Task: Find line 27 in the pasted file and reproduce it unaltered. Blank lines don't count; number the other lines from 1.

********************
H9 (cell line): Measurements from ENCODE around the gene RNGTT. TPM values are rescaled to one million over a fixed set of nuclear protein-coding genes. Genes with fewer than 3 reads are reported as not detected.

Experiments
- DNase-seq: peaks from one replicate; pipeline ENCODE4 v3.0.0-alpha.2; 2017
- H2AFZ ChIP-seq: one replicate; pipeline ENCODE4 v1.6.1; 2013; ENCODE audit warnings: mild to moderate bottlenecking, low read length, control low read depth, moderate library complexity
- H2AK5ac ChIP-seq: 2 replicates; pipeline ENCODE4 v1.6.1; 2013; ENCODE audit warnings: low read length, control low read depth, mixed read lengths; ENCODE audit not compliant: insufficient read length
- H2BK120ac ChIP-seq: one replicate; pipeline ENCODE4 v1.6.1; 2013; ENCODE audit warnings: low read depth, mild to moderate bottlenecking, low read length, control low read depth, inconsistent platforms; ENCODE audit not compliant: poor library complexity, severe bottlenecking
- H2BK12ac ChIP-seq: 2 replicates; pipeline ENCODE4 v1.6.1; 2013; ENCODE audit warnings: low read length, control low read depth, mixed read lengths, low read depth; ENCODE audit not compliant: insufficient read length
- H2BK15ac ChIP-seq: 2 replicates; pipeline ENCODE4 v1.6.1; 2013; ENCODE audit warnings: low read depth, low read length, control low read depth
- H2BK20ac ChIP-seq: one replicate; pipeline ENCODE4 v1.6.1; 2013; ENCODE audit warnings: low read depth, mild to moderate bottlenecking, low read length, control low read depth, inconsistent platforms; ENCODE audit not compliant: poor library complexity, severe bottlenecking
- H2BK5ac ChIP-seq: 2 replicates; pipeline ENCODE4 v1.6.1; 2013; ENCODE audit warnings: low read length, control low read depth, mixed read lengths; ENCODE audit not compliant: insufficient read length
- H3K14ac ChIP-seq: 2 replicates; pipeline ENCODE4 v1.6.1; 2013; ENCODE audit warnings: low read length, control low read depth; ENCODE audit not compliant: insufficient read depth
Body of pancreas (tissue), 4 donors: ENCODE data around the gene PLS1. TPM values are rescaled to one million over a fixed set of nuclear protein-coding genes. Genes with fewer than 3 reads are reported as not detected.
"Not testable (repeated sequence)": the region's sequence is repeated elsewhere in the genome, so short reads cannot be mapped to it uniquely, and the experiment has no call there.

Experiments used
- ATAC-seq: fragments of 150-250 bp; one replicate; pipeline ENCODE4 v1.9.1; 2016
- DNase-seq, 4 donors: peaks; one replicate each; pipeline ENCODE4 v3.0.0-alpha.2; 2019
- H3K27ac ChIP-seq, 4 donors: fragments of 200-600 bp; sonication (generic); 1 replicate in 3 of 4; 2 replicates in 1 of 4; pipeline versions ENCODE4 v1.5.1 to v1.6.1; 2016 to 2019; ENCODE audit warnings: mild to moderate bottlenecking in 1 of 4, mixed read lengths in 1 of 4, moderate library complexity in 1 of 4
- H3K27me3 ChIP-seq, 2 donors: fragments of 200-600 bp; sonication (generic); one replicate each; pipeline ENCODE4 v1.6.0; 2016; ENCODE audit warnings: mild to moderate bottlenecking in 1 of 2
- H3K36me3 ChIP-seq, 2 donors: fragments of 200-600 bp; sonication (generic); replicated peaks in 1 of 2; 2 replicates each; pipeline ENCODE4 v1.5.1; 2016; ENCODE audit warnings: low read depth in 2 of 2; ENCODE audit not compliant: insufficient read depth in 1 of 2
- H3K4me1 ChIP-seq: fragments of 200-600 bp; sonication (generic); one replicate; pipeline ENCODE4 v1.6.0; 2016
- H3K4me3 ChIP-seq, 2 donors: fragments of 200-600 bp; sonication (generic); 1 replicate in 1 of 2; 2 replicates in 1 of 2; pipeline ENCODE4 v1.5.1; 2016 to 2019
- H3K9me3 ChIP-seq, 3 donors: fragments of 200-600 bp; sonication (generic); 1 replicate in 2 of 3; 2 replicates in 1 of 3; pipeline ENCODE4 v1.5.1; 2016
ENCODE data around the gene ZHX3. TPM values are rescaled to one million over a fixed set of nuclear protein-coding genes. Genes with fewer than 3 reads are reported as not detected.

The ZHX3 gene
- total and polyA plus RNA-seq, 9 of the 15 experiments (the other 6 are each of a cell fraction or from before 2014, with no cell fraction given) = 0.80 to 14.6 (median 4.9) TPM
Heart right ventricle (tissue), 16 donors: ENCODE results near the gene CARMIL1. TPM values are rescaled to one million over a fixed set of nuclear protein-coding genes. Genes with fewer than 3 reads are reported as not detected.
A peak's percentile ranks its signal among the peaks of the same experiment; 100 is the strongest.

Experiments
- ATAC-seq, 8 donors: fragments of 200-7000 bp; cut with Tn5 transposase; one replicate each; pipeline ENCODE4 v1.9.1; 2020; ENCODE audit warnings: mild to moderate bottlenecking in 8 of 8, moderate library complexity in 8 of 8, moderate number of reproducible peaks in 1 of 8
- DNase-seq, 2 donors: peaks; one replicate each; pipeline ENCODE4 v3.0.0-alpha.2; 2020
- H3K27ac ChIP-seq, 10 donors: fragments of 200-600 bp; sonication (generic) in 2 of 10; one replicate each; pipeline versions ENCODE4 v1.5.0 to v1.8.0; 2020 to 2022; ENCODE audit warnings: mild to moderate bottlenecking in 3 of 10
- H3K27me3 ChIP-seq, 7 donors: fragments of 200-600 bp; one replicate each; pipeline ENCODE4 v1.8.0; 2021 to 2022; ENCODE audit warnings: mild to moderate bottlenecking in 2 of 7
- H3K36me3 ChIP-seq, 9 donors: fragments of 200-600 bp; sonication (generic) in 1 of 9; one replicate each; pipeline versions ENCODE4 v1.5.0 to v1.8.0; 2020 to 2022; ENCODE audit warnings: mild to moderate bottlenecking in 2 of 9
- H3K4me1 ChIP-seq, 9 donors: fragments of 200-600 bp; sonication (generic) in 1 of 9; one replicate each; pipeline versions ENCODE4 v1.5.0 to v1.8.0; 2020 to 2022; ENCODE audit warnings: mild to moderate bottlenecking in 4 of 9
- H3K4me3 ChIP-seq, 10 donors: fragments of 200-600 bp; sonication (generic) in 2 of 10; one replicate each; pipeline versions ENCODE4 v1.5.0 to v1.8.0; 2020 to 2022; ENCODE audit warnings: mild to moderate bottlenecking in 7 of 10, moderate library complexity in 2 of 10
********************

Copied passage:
A peak's percentile ranks its signal among the peaks of the same experiment; 100 is the strongest.